13 Reasons to Sleep with Your Dog
It’s science (and adorable).
Your pet wants you to read our newsletter. (Then give them a treat.)
The question of whether or not to sleep with your dog can be kind of a divisive issueopens in a new tab. Some are staunchly against it (allergy attacks, decreased sleep). But others are enthusiastically pro-bed sharing, arguing the snuggles outweigh the snores. Turns out they might be onto something because there are several researched-based reasons why it can be a healthy and positive experience for both you and your dog. For example, sleeping with your pup has many mental benefits such as an increased feeling of safety and comfort. In a study, people suffering from PTSD found that sleeping with their pet even helped diminish nightmaresopens in a new tab.
There are physical benefits, too. Sleeping with your dog releases the feel-good chemical oxytocinopens in a new tab in the brain, which promotes theta brainwaves that are associated with REM sleep. This means it’s likely that you’re sleeping deeper when you sleep with your dog. The chemical also mitigates anxiety and stress, which can help you sleep better.
Of course, sharing your bed with your dog is not for everyone (read: light sleepers). If you really value your space or are easily woken, you might want to let them crash nearby in their own bedopens in a new tab. However, if you’re on the fence, consider these benefits and drawbacks of bunking up with your pup.
Health Benefits of Sleeping With Your Dog
1. It reduces depression.
Contact with dogs increases the flow of oxytocin, the love chemicalopens in a new tab. Research has shown that spending even just minutes each day petting a dog increases the “feel-good” hormone—serotonin a natural depression-fighting chemical.
2. It promotes theta brainwaves.
The release of oxytocin promotes theta brainwaves, which occur during REM sleep.
3. It increases your sense of security.
Having a pet in the bed improved sleep quality for women in one studyopens in a new tab. Having a dog may provide pet parents with a sense of purpose and security which can be crucial to fighting mental health issues like depression.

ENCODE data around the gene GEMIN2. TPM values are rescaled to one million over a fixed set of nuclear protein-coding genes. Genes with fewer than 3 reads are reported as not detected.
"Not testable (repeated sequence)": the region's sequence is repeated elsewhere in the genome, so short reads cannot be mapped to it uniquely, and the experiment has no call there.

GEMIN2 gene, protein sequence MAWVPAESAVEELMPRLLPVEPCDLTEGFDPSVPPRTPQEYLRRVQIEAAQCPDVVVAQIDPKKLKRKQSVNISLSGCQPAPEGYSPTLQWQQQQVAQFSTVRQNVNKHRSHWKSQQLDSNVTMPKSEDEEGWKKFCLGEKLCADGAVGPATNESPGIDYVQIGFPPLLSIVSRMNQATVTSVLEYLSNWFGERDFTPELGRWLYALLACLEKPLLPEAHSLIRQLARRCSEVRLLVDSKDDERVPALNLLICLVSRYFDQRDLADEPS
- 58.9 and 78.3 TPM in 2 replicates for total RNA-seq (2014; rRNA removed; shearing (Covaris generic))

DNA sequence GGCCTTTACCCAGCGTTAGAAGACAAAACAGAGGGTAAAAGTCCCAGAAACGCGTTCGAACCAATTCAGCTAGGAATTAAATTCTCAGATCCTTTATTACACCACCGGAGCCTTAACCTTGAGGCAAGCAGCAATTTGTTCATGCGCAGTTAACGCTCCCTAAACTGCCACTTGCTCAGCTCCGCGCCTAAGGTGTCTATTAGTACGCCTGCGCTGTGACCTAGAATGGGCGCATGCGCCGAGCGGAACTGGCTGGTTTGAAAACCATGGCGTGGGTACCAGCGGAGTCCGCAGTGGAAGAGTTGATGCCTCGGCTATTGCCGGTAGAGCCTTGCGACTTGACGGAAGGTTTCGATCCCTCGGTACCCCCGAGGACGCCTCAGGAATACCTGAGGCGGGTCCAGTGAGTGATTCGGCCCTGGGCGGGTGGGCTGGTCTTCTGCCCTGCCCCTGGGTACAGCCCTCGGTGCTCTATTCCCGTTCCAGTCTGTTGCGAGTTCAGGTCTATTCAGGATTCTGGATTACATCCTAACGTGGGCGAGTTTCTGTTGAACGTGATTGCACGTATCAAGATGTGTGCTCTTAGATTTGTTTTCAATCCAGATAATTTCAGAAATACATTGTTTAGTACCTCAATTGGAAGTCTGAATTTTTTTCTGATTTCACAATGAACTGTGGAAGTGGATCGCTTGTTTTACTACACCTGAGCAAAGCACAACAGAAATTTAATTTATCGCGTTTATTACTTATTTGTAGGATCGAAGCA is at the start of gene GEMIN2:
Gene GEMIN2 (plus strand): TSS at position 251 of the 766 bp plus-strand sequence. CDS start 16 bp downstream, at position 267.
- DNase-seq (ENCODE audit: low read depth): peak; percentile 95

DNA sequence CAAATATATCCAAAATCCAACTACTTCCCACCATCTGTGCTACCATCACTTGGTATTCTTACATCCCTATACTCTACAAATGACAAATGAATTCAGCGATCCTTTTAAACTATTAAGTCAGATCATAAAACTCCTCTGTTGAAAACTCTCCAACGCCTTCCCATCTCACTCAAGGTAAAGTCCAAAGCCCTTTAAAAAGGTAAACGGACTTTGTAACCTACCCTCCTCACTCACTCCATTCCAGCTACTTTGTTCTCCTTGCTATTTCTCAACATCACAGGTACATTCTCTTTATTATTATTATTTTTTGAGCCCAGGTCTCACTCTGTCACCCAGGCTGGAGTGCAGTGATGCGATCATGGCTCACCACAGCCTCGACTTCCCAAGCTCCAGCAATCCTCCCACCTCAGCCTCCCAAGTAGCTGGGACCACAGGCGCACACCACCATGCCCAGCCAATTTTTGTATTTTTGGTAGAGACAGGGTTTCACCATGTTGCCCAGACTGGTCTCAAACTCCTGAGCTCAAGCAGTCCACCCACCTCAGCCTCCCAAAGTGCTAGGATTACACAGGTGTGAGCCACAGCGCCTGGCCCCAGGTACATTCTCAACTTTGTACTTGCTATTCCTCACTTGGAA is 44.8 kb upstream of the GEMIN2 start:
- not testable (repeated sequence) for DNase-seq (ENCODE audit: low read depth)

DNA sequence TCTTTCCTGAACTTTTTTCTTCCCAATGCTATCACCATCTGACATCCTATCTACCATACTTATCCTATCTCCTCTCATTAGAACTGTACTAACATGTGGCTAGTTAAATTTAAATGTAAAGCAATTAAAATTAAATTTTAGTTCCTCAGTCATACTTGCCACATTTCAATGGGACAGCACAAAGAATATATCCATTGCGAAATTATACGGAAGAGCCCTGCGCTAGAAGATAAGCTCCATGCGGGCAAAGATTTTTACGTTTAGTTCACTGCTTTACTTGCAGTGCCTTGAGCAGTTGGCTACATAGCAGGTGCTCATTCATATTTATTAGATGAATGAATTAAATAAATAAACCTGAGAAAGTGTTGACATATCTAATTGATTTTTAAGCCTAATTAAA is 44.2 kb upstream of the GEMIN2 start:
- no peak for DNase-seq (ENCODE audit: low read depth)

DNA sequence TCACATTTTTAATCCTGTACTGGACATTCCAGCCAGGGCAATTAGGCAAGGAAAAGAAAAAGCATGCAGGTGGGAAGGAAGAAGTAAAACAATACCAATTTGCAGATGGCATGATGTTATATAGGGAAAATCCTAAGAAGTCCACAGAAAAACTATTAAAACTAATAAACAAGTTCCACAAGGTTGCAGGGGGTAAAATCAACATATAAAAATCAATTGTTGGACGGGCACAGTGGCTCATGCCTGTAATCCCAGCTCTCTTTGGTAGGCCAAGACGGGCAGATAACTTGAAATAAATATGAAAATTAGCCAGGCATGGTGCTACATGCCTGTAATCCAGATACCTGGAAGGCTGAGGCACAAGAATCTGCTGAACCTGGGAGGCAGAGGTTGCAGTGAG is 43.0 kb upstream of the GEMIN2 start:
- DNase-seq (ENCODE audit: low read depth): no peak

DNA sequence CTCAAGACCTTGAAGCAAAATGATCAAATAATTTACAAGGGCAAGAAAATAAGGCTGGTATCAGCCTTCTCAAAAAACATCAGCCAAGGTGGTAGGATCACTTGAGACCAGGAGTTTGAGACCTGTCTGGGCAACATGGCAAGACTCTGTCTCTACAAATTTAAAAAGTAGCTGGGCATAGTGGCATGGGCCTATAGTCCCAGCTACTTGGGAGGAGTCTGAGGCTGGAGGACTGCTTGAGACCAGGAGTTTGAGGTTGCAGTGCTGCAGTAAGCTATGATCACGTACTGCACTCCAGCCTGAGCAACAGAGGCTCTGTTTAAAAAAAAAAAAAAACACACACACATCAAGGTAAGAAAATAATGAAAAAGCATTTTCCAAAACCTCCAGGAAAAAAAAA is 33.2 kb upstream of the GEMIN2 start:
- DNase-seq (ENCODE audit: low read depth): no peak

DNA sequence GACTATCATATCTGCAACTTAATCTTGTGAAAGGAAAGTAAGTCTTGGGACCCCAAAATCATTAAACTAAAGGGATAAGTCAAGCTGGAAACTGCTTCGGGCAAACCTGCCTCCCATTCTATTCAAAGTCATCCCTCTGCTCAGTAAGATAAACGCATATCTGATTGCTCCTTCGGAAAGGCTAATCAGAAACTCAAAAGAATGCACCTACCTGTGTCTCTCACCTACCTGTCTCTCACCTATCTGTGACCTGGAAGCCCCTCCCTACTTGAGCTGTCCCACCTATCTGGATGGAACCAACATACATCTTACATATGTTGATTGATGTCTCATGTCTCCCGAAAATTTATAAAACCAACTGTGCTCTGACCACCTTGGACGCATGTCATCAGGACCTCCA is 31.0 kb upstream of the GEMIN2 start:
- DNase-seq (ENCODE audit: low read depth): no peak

4. It eases insomnia.
Sleeping with a dog mitigates anxiety, allowing you to relax and fall asleep.
5. It reduces bad dreams.
Research has shown that support animals diminish nightmares in PTSD patients.
6. It decreases loneliness.
In a studyopens in a new tab, 41% of pet owners said sleeping with their pet provides companionship. Dogs make us feel better about ourselves. Pet parents are found to exhibit better self-esteem, less fearfulness and greater social support that may help ease and prevent anxiety.
7. It improves sleep quality.
Sleeping with your dog results in a higher sleep efficiency score.
8. It reduces stress.
In a surveyopens in a new tab, 74% of pet owners reported improvement in their mental health from pet contact. What’s more, even the most highly stressed dog parents see their doctors 21% less than non-dog parents.
9. It lowers your blood pressure.
Human-dog interaction (like petting and touching) leads to lower pressure readings.
10. It strengthens your bond.
Sleeping together helps your dog trust youopens in a new tab and may even make training easier.
11. It keeps your heart healthy.
The American Heart Association found a link between pet interaction and decreased hypertension. In one study, pet parents had a significantly smaller increase in heart rate and a faster recovery in response to stressful situations. It was even faster when the dog was physically in the room with them.
12. It reduces allergies later in life.
One studyopens in a new tab found infants who slept with their pets were less likely to develop allergies.
13. It improves your health overall.
A major study of nearly 6,000 participants found that pet parents have lower blood cholesterol and triglyceride levels than non-dog parents.
When Sleeping with Your Pup Doesn’t Make Sense
Sleeping with your dog isn’t right for everyone. Circumstances when you might want to avoid it include:
If your dog isn’t house-trained.
If you have severe allergies.
If you are crate-training a new dog.
If you (or your dog) have health issues that would be exacerbated by sleeping together.
If you are a light sleeper.
Daniela Lopez is a digital media specialist and long-time contributor to The Bark.